Maybe Drew is too young to bring to these things. No one else has brought an 8 year old. (For that matter, no one else brought 6 boys, 9 years apart in age.) Why did I buy Drew a ticket? Because I want him to be a part of this. And even though its way more work for me to have him with us, I believe this is where God wants him. Watching, learning, absorbing…
God, give me patience. I pray that tomorrow will be better for him. Bless us both with a good night’s sleep.

He falls asleep immediately, so I sit outside under the stars in the breeze listening to Audio A in the distance. I notice that our space has filled up. Brian’s tent trailer is next to the Stelting’s covered patio. Al’s camper is on the end. A mini city of tents (5 of them) separates their neighbourhood from mine. More families had joined our crowd.
The concert ends at midnight. Shortly afterwards, the guys are back “home” looking for night snacks and getting ready to crash. They choose to sleep out in the open. Their tents are going to be used as changing rooms and storage closets. Works for me. I’m beat.

Thursday July 24

My older boys make arrangements to join Simon’s (a friend from Fraser Heights) youth group on their excursion to the river for a swim. Max and Drew stay behind. The three of us end up checking out a few of the early afternoon bands (Pax 217 and Switchfoot), but are overheated and sore by 3 o’clock. (Max fell and got stepped on in the mosh pit.)
Kevin’s youth group decides they need to cool off, so as they prepare to head to the river, my 4 older boys, back from their earlier trip, invite themselves along.
I was transferring melted ice water into a bucket (so that Max and Drew could soak their feet… Almost as good as a dunk in the river?) when Sandra invites us to join her. She is taking the pick-up truck to the river. Do we want to join her and Dane and Tracey? Max and Drew long to go. So I accept her invitation.
“Are you sure you have room?”
“Yup. Go get your bathing suit on.”
She obviously doesn’t know me. I don’t do “wet”. She can take me to the river. Can’t make me swim.
“By the way, Tracey and I wash our hair and shave our legs on these river trips.”
Uh huh. The reason that I’ve spent a mini fortune on my motorhome, is so that I could do my personal grooming in private. Last year, brushing my teeth and plucking my chin hairs out in the open was … well… not something I’d ever want to do again.
The kids and I change into boarding shorts and squish into her pick up truck, happy to escape the heat.
Al and Brian and their sons follow us in their van. (Brian is camping with his oldest two sons, 13 and 16 years of age. Manageable. Al has his three sons along; 13, 15, 17. Easy.)
At the river’s edge, everyone peels off excess clothing. There’s a race to get in. I’m last.
Ohhhh. Oh My Goodness. This is so refreshing. Ahhhhhh. I’ll go in past my knees. Maybe up to my hips. Man this feels good. Great to get the dust and sweat off my legs.
“Want some shampoo?”
“Yeah.” When am I going to get another opportunity to clean my hair? These campsites have no hookup. No electricity. One central water tap, near the HoneyBuckets is our source for water. The shower trailer always has an hour-long line up. I can't imagine showering in my motorhome. This is it.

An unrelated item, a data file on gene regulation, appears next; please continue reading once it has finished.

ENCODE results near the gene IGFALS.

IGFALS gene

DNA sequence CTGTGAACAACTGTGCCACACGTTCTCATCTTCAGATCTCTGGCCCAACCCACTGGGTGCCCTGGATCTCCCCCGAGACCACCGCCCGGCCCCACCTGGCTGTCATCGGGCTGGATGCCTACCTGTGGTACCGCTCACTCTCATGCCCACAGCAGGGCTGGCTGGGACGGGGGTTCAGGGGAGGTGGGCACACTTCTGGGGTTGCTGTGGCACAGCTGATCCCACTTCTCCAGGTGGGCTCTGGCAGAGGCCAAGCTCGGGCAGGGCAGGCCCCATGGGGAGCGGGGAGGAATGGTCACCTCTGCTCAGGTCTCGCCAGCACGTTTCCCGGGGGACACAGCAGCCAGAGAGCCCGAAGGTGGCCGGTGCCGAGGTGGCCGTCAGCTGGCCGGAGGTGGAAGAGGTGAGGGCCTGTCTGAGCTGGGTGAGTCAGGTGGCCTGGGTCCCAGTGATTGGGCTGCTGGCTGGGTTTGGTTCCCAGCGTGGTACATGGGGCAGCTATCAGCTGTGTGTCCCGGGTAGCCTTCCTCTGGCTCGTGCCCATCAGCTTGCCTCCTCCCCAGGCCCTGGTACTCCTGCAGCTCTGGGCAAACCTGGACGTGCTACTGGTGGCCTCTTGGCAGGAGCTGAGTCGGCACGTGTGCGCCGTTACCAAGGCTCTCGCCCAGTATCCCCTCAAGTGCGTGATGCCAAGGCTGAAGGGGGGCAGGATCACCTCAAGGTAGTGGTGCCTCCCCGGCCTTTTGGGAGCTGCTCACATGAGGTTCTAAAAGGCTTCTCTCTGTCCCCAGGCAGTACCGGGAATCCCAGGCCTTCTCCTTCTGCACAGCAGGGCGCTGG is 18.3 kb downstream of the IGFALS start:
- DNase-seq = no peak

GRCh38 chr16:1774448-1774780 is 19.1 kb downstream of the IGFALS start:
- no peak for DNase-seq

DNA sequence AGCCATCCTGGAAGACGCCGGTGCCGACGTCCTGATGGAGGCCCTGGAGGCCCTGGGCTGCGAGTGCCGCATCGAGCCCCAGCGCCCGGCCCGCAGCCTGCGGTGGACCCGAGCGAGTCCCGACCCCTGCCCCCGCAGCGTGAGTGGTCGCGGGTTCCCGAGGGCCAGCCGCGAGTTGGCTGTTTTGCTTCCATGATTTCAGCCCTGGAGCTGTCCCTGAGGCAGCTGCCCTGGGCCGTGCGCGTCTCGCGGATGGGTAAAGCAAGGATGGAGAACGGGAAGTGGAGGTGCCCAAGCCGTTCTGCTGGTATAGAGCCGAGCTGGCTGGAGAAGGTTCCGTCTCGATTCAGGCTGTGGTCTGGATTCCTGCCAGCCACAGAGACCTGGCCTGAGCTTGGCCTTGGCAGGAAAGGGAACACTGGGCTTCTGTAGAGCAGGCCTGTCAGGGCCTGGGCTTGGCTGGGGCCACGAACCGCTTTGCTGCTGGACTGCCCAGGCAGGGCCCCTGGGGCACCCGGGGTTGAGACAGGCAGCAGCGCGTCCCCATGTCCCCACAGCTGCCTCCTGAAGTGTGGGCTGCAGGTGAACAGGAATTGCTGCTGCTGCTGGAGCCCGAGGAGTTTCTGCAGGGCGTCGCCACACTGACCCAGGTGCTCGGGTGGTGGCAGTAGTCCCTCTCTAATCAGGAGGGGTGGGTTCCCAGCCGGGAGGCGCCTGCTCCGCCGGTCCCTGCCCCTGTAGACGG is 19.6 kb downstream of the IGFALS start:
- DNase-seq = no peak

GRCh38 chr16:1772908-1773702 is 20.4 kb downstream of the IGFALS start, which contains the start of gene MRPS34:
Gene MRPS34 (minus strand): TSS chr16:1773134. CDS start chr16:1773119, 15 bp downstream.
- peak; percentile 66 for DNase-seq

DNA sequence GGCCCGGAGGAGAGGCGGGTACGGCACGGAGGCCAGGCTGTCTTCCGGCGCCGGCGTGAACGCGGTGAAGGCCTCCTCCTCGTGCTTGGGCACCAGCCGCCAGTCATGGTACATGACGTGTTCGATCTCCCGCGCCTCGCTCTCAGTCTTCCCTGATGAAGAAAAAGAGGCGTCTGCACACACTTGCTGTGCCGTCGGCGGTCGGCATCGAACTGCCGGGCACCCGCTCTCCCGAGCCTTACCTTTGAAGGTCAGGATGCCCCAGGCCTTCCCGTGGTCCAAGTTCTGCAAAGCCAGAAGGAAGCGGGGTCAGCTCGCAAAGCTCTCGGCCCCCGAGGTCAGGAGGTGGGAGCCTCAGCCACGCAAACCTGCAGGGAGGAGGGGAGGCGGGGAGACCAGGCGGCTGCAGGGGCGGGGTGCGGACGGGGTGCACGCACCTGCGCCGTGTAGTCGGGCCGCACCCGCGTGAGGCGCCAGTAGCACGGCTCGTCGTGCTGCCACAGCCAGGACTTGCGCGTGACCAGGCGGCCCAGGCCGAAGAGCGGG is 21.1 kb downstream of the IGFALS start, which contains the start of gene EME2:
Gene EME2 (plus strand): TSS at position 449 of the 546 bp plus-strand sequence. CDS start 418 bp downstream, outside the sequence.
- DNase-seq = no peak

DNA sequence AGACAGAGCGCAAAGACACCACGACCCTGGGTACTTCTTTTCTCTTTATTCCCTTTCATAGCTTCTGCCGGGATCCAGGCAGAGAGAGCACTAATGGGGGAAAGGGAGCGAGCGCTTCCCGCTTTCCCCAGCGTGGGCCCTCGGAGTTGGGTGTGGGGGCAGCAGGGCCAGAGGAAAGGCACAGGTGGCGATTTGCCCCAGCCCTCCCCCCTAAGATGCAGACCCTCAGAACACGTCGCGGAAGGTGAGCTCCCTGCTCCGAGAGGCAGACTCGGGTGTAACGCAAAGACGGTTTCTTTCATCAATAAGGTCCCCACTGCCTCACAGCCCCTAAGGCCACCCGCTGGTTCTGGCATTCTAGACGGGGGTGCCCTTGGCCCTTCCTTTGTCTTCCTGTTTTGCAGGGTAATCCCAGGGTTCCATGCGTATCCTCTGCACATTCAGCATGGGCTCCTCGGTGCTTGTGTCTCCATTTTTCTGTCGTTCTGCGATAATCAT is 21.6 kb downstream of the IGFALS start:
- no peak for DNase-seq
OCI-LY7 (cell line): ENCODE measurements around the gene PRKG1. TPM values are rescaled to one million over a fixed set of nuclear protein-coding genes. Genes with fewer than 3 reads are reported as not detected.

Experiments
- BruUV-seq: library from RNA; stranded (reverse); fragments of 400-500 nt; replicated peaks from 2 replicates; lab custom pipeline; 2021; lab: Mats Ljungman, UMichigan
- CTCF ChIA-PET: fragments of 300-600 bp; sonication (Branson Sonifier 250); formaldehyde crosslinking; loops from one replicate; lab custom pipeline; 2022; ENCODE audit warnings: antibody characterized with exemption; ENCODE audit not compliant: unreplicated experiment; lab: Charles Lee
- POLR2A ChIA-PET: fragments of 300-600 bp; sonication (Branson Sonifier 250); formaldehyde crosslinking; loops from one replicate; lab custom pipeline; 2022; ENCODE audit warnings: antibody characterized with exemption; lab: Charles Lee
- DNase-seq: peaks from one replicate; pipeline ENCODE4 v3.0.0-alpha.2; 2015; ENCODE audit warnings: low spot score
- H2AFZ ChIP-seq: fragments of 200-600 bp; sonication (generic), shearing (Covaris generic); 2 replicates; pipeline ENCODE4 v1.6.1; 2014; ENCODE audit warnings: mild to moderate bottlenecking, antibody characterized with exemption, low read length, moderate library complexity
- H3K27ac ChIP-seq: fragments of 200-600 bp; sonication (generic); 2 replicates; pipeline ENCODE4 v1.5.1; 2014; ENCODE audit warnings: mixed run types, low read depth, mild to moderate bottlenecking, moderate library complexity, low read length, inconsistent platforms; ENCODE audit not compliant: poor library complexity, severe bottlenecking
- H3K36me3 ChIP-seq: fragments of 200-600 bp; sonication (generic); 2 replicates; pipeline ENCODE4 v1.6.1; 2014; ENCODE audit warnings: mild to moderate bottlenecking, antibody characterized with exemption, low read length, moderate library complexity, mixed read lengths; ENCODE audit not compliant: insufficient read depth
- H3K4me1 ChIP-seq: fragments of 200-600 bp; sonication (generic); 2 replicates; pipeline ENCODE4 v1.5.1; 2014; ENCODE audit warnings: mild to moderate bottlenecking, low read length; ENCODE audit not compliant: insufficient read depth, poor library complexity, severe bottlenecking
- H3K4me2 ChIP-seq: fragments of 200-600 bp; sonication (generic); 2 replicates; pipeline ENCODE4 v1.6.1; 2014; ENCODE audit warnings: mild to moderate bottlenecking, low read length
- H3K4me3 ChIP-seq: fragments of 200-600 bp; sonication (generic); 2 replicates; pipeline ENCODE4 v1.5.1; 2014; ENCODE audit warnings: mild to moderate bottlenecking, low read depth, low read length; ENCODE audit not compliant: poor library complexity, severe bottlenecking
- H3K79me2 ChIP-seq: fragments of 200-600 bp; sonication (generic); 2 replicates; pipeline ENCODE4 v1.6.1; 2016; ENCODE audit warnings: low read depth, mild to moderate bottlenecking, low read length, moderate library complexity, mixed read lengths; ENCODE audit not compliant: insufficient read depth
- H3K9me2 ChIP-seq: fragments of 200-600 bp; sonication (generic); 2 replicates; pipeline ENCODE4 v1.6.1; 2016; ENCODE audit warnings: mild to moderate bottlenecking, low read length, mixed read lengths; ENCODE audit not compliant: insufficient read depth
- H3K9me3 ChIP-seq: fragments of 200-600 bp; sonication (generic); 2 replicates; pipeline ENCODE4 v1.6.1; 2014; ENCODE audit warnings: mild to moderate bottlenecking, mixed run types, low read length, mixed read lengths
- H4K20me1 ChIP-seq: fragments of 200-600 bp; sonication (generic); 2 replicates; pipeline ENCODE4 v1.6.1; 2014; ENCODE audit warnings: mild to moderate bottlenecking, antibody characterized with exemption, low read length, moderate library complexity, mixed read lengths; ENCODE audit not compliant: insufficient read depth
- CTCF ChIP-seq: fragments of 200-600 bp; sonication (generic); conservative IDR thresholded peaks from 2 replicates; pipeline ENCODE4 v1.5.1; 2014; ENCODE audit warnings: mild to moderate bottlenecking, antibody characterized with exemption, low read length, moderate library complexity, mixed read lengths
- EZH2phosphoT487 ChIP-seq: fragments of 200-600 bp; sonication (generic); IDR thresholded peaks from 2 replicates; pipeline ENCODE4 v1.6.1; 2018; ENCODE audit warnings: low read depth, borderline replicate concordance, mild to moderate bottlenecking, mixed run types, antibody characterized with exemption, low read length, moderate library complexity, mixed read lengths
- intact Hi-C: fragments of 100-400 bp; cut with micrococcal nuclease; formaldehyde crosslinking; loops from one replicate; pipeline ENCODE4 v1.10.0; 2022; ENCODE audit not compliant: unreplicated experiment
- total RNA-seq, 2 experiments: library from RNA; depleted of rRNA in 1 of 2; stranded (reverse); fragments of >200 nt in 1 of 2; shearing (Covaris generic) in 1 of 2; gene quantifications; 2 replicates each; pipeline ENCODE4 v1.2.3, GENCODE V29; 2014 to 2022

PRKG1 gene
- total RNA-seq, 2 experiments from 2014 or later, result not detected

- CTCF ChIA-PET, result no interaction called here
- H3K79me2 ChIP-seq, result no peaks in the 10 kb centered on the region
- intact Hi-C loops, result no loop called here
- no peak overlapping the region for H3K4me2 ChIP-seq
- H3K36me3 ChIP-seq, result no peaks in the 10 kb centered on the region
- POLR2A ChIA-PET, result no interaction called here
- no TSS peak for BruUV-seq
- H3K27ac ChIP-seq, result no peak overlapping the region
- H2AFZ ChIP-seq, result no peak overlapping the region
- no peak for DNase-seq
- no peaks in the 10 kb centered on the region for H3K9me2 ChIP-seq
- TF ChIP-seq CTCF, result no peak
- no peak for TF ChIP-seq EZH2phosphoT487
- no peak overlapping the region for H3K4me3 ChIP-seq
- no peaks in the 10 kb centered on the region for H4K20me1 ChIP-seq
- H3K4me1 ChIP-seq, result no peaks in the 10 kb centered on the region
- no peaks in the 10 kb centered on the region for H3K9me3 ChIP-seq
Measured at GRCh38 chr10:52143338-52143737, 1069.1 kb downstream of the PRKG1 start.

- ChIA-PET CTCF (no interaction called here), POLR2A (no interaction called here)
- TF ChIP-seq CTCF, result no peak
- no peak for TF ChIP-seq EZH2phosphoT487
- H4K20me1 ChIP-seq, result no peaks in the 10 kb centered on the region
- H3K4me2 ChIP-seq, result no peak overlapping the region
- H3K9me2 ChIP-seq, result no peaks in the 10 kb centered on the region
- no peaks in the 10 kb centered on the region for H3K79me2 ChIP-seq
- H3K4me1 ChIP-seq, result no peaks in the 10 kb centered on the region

I dunk underwater for the first time in 20 years.
Max and Drew are shocked. Who is this person in their mother’s body?
Al and Brian look stunned as Tracey, Sandra and I suds up. They don’t know if they should continue talking or turn away.
Ohhh. This feels lovely. Maybe I’ll do this at Cultus Lake this summer. Nah. I never get this hot there. Plus I can wash my hair in the cabin. But, ohh does this ever feel good.
They pass me some cream rinse and a bar of soap.
I think I’m going to like hangin with these folks.
I’m getting stretched again. But it feels good this time.

Needless to say, we are all in great moods for the evening’s concerts. Every one of us has cooled down and cleaned up.
“I’m packing extra frozen water in this cooler. So come by and refill your bottles after moshing.”
“Anything else I should bring? Chips? Apples?”
“Nah. We’ll eat again when it’s over.”
“I’m packing some Kleenex. For when the worship songs move you to tears. Anyone else think they might need some?”
“Uh. Jane? You’re on your own with that one, soldier...” Derek replied.

After the worship portion is done, and the speaker is finished, I let the boys escape “Sixpence None the Richer”. They want to shop at the tents instead.
But we are all blown away by the Newsboys concert. They open with Shine and end with the Breakfast Song. Oh man. If you’re going to attend events like this, make sure you sit near some Pentecostals. Yeah baby.

We dance. And sing. And bounce. And laugh. And dance some more. SO much fun. This concert alone is worth the price of admission.
Thank you thank you thank you God. This was such a perfect day. Awesome. Wonderful. Thank you for these friends. Thank you for these boys. Thank you for this place. Thank you for this experience. Thank you for the visit to the river… thank you for music. Thank you for Pentecostals, starry nights, cool breezes, shampoo, snugly 8 year olds, new friends and down filled pillows.

Part 3 tomorrow.